04 August 2010


This is well-known as a fast-growing invasive weed from Australia that grows pervasively on our reclaimed lands due to its ability to withstand poor soils. However, it is not a tree that is appreciated by many because of its soft brittle branches that snap easily.

But, I for one, adore this tree for its spikes of yellow flowers. When the tree is covered with countless inflorescences, the sight is especially spectacular. Well, at least to me.

The curved, leaf-like structures are not the true leaves, but are in fact phyllodes, or modified leaf stalks, which serve the same function of leaves for photosynthesis. The slightly crescent-shaped phyllodes gave rise to its specific epithet auriculiformis or in simple English auricle due to its vague resemblance to a ear. Hence, the common names are also known as Earleaf Acacia, Earpod Wattle. The other common names include Auri, Black Wattle, Northern Black Wattle etc.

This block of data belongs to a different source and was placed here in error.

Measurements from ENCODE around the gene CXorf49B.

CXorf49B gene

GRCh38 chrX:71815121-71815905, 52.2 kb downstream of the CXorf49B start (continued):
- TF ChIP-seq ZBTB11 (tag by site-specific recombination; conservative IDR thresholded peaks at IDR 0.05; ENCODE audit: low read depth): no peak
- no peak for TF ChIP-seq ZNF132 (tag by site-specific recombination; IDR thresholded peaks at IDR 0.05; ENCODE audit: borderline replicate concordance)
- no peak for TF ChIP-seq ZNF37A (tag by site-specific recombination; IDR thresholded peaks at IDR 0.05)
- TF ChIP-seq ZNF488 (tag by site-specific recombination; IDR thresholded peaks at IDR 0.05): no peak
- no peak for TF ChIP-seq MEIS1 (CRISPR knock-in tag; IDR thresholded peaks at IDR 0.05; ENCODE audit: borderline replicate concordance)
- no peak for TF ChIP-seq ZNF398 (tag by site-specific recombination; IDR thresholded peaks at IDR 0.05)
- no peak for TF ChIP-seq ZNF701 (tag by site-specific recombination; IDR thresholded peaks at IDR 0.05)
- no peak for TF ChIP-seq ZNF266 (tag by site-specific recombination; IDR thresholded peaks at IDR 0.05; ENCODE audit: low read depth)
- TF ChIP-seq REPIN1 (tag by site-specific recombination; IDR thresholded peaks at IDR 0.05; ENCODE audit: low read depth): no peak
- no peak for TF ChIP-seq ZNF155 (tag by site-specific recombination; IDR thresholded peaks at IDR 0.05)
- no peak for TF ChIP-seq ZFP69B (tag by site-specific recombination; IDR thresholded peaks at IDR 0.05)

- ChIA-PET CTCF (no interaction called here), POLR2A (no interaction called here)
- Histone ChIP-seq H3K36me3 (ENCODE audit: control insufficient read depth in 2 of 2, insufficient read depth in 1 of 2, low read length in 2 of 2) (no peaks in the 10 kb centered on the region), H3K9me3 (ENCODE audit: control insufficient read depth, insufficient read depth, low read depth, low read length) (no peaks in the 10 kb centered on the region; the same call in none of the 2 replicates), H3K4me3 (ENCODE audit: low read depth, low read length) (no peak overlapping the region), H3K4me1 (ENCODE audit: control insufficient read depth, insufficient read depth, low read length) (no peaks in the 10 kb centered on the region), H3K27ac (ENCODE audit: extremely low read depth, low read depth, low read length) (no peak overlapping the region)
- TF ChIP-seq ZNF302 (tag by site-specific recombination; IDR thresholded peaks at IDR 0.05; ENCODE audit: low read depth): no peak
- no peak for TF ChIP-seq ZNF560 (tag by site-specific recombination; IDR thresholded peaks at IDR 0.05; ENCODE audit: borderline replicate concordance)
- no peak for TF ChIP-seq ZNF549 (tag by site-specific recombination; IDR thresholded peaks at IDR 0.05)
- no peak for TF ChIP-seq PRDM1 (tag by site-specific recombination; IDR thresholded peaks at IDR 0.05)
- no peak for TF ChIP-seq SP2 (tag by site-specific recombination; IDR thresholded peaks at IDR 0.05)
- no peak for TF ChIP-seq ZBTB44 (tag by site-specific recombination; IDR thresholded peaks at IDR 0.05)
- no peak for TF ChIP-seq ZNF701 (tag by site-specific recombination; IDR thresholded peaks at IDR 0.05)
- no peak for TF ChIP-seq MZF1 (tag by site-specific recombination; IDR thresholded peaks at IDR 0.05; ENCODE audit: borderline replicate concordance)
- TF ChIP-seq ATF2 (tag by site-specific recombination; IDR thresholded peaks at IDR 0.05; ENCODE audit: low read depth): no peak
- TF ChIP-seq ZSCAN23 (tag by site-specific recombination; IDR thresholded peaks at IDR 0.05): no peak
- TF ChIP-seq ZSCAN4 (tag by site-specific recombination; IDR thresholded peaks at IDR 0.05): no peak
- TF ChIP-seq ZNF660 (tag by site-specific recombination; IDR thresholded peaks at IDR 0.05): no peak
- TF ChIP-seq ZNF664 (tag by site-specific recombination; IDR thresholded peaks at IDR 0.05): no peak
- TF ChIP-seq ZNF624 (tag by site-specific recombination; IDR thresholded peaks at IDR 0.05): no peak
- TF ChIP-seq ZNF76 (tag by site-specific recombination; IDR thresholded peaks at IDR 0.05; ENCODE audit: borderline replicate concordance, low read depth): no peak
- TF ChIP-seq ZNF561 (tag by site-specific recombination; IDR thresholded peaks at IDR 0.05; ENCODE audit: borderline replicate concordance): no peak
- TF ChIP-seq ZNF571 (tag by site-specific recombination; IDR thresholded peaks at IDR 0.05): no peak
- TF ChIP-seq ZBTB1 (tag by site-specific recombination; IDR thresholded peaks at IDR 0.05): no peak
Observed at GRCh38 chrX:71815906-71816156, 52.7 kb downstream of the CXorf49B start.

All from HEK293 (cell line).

These photos were taken beside the Pasir Panjang substation inside HortPark. Within a couple of years, I am sure this weed would be huge enough to soften the substation building.

A link on this tree is posted below: